Now, ask yourself this question: What would you do if you were at the scene of the accident?

(Let us assume, for the sake of simplicity, that you are a genuine do-gooder).

Do you know what first-aid to give? Do you know the ambulance numbers? Do you know where you can get the nearest health-care service? Do you know if you are to inform the police first or to take the injured to hospital first?

Do you know what your responsibilities/rights are as an eyewitness to the accident or as someone who brought the injured to the hospital ?

How easy is it to help in an accident in our country?

 Of course, where there is a will there is a way. Of course, if you ask around, you will figure out how to help. There are scores of folks in our country who do that every time. But they are the good Samaritans…what about the lowest denominator?

I firmly believe that when you make it easy for people to lend a helping hand, most of them do (which is why online donations are so popular)…if you are going to depend on the good of the people all the time, you are asking for too much.

We have a government whose job it is to provide us the infrastructure. We pay taxes so they can do that. We cannot bank on the government to do everything for us…but we expect them to make it easy for us to discharge our duties.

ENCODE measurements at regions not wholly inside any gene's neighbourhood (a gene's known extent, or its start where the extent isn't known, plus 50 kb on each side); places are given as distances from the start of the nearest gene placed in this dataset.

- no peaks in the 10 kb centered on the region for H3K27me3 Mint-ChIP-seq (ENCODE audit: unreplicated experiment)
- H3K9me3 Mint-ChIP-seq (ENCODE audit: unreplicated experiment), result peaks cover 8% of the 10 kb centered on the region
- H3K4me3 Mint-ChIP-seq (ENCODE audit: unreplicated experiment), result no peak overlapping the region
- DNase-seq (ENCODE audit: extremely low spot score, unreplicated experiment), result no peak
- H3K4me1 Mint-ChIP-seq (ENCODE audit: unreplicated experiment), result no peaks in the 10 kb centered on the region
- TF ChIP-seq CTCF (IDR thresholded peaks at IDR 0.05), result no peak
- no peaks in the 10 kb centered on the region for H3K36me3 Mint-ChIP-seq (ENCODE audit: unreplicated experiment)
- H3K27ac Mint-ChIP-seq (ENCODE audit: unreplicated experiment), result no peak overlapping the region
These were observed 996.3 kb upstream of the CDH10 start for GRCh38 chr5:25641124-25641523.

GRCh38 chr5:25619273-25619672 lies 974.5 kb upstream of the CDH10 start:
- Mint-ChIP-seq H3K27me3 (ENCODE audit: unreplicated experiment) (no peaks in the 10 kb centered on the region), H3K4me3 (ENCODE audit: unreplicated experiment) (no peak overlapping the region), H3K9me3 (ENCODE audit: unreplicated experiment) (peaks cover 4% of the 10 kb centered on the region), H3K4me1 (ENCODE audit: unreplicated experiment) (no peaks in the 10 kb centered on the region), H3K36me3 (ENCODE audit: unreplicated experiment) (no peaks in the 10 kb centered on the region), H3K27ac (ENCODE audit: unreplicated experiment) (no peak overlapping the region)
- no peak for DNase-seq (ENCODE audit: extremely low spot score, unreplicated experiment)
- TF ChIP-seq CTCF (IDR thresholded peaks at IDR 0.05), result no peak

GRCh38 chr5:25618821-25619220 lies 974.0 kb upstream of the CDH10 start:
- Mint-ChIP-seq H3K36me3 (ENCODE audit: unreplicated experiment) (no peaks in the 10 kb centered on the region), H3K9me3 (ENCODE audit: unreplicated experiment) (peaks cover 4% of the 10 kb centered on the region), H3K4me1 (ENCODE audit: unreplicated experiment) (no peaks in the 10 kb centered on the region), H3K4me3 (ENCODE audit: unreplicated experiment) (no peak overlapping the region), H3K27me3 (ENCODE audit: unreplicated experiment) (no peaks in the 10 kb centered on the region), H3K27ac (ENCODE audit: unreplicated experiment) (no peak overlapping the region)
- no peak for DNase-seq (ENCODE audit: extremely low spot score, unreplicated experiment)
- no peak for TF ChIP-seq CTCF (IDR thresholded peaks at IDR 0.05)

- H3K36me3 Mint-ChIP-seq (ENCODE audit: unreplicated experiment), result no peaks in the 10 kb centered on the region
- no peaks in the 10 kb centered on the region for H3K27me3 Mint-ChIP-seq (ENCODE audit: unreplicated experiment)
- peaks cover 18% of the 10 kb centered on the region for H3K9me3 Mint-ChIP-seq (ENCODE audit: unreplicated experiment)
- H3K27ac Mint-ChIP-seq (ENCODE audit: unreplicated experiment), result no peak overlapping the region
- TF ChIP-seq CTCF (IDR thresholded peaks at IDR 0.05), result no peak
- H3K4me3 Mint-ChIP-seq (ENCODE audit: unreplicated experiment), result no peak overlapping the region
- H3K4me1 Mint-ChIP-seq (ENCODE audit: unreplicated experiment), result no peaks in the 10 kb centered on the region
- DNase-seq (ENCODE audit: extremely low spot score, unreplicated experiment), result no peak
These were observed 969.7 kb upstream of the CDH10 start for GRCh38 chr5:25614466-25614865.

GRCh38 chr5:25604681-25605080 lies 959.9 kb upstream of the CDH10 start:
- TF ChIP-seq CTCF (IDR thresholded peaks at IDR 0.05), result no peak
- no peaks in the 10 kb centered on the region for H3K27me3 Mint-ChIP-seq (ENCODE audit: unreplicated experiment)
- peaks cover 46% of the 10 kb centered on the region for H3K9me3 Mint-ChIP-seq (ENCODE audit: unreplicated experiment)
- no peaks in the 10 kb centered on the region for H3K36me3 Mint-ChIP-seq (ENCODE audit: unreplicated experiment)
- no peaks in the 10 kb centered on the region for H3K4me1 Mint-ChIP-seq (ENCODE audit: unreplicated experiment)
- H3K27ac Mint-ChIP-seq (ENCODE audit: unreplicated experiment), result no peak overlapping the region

Why do we pay bribes? It is easier to pay a bribe and get a job done than to follow the correct route. Of course, we have RTI…but is it the perfect system?

As an aside, I wonder what happened to do this? Does anyone know?

Read this excellent paper on Trauma-care in India…this is a little dated but this is the best piece I could find on the net.

Quiz question: What is the accident help line in India?

Answer: 1066, I think.

Who owns Free Speech ?

Borrowing a link here from one of my favourite blogs: Measured Against Reality

Ambassadors from Muslim countries have indicated that they intend to present the Swedish prime minister with a list of demands when they meet for talks on Friday…

“We want to see action, not just nice words. We have to push for a change in the law,” he said.

“Muslims need legal protection against the desecration of the Prophet Muhammad, maybe something similar to the protection enjoyed by Jews and homosexuals.”